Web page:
Next month, landlords will no longer be able to charge tenants costly fees when they sign up for a new property.
The new government bill – which takes effect in June – will mean that landlords and letting agents will be banned from charging costly extras, as fees will be limited to replacement keys and late rental payments only.
Security deposits will also be capped at the price of five weeks’ worth of rent and ‘holding’ deposits (which reserve the property for you over a certain amount of time) can’t be above the cost of one week’s rent.
A report from the charity Shelter found that one in four renters felt they had been charged unfairly by a letting agent, so this looks to be welcome news for renters up and down the country.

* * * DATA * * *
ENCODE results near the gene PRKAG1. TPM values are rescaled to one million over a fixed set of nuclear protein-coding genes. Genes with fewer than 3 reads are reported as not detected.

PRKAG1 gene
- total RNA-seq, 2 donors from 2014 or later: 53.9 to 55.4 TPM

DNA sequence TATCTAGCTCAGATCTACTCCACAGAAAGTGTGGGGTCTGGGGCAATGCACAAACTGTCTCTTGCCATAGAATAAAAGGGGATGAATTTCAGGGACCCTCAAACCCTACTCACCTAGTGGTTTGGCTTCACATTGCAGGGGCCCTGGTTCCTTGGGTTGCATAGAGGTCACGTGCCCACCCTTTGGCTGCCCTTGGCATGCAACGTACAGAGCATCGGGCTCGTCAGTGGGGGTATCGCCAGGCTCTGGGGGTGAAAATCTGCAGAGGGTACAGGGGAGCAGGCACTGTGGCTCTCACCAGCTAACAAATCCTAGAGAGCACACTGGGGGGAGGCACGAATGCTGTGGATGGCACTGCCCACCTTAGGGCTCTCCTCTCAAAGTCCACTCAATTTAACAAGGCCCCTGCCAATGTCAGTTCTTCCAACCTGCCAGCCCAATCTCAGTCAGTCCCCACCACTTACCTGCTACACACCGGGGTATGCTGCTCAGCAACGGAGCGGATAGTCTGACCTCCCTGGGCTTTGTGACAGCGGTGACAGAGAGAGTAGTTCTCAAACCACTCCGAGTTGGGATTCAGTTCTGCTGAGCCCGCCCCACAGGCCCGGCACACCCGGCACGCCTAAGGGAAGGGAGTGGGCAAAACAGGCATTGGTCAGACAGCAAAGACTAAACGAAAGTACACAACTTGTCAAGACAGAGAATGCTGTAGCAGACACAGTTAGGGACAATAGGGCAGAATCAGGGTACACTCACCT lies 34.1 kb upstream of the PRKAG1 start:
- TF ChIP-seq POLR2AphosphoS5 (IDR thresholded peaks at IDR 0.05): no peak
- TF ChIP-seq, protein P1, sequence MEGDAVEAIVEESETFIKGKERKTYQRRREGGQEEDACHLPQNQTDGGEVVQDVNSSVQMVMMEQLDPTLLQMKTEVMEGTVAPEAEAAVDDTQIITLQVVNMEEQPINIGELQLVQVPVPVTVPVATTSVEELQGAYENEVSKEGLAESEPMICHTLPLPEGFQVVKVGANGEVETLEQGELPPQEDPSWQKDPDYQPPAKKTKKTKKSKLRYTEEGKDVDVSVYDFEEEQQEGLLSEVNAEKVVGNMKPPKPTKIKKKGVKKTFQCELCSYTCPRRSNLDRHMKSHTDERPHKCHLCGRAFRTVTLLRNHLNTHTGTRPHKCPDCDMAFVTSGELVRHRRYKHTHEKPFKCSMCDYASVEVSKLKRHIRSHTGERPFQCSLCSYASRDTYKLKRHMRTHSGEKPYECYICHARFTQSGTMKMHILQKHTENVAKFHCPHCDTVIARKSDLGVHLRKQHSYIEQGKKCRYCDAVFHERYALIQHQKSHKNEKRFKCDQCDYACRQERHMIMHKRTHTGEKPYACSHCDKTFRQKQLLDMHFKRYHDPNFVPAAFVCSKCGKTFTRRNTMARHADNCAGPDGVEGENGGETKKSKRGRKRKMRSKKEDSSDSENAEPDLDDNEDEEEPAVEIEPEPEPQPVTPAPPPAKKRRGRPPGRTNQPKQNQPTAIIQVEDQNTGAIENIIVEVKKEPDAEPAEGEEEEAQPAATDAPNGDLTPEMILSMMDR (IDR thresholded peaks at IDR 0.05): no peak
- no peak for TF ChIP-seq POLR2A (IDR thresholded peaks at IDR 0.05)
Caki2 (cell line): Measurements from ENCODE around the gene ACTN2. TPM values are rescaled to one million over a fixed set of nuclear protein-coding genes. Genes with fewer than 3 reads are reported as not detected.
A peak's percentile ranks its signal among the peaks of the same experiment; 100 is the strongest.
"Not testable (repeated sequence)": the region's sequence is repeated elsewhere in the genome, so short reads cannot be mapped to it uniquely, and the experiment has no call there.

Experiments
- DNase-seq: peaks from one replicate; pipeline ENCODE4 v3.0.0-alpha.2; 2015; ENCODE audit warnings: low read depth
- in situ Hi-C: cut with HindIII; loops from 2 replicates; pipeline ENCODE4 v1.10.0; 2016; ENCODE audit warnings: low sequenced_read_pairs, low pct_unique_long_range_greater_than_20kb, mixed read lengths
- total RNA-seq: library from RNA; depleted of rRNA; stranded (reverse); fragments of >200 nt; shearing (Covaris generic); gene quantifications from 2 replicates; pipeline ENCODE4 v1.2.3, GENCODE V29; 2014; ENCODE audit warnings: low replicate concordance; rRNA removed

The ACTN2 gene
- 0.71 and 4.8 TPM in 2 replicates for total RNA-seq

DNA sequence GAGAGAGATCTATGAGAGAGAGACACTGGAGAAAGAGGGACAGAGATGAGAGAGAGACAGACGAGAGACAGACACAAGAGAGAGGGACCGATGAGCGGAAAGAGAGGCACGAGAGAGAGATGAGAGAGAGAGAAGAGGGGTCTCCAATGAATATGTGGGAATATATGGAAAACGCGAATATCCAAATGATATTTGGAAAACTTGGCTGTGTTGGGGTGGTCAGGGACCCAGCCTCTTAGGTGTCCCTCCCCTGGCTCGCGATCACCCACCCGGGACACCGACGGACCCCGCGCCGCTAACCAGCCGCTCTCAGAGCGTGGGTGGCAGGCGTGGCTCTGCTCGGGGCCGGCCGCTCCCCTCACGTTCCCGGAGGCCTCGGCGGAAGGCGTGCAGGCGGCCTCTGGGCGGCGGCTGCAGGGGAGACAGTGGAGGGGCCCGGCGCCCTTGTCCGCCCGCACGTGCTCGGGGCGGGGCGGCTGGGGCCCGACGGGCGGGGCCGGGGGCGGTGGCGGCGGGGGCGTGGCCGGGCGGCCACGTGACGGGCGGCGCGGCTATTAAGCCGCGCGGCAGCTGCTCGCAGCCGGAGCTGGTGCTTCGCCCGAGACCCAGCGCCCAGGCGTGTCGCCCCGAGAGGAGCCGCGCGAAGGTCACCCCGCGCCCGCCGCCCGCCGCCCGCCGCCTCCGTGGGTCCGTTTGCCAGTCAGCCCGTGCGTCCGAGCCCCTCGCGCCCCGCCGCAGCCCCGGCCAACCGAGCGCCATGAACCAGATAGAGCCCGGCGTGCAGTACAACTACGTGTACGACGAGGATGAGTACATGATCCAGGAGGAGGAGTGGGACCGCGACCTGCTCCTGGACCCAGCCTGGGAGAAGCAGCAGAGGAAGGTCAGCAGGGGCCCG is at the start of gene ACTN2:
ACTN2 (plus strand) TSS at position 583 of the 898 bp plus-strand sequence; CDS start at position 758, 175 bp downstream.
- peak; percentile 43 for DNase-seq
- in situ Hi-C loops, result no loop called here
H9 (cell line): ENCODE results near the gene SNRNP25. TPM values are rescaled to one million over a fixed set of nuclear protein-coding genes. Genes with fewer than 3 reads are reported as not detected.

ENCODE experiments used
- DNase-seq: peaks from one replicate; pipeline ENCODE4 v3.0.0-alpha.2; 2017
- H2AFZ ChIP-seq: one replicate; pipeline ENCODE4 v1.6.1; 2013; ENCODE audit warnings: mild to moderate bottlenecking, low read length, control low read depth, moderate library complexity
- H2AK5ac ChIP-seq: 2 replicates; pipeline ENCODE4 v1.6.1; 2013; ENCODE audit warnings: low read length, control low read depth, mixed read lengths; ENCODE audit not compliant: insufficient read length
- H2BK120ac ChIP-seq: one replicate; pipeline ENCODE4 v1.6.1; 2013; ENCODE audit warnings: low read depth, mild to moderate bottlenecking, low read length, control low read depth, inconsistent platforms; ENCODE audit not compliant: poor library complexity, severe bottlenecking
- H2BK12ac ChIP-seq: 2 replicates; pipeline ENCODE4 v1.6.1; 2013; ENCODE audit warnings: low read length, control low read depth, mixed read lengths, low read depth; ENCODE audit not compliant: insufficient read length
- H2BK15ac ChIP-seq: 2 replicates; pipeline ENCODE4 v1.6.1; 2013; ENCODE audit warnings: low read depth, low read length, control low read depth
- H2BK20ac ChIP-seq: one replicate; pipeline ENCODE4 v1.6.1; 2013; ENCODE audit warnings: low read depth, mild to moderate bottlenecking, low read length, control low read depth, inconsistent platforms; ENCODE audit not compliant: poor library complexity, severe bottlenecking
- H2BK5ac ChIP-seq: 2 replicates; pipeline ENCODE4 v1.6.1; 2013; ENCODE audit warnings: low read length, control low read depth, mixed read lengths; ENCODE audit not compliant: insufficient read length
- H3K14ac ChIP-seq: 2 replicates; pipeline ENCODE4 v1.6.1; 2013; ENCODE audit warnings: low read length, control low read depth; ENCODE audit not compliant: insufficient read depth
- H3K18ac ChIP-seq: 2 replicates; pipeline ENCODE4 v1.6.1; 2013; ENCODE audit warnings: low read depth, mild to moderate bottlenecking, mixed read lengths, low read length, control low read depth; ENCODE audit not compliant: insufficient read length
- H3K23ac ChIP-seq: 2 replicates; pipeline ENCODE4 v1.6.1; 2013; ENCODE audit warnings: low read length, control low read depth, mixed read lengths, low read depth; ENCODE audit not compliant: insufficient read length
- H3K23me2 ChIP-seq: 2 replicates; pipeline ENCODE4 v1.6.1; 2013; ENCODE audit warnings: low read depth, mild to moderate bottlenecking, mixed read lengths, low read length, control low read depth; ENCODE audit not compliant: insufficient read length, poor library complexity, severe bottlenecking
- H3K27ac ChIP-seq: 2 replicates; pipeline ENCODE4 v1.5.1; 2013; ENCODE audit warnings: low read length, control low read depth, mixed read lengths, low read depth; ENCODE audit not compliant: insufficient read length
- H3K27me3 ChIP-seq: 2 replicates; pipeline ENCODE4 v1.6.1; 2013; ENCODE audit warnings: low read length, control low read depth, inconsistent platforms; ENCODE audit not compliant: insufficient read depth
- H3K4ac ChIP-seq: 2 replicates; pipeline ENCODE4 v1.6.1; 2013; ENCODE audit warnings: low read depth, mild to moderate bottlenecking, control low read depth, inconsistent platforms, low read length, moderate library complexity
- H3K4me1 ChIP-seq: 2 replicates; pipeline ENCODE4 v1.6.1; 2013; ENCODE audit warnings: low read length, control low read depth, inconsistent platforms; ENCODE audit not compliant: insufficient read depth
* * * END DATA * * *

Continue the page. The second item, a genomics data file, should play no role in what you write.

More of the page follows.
Those unnecessary fees certainly add up, as government analysis suggested that renters could save an average of £300 every time they move property.
Polly Neate, chief executive of Shelter, said:
'This Bill is great news for renters, as it will stop them being asked for hundreds of pounds every time they move or want to renew a tenancy.
'It will also stop them being charged arbitrary amounts that often don't reflect the reality of the work. When renters are as pressed financially as we know many are, this will provide some important protections, and peace of mind.'
What does this mean for you?
If you’re a renter, this is good news as you’re likely to save yourself some cash when it comes to renewing your contract or moving on:
- More money in your pocket to help cover the cost of moving home
- Peace of mind that you won’t be caught off-guard with unexpected costs
However, if you’re a landlord, you could face trouble if you don’t keep up with the new bill:
- Landlords could face legal action if they don’t follow these new rules, with a fine of £5,000 for a first offence and civil penalties of up to £30,000
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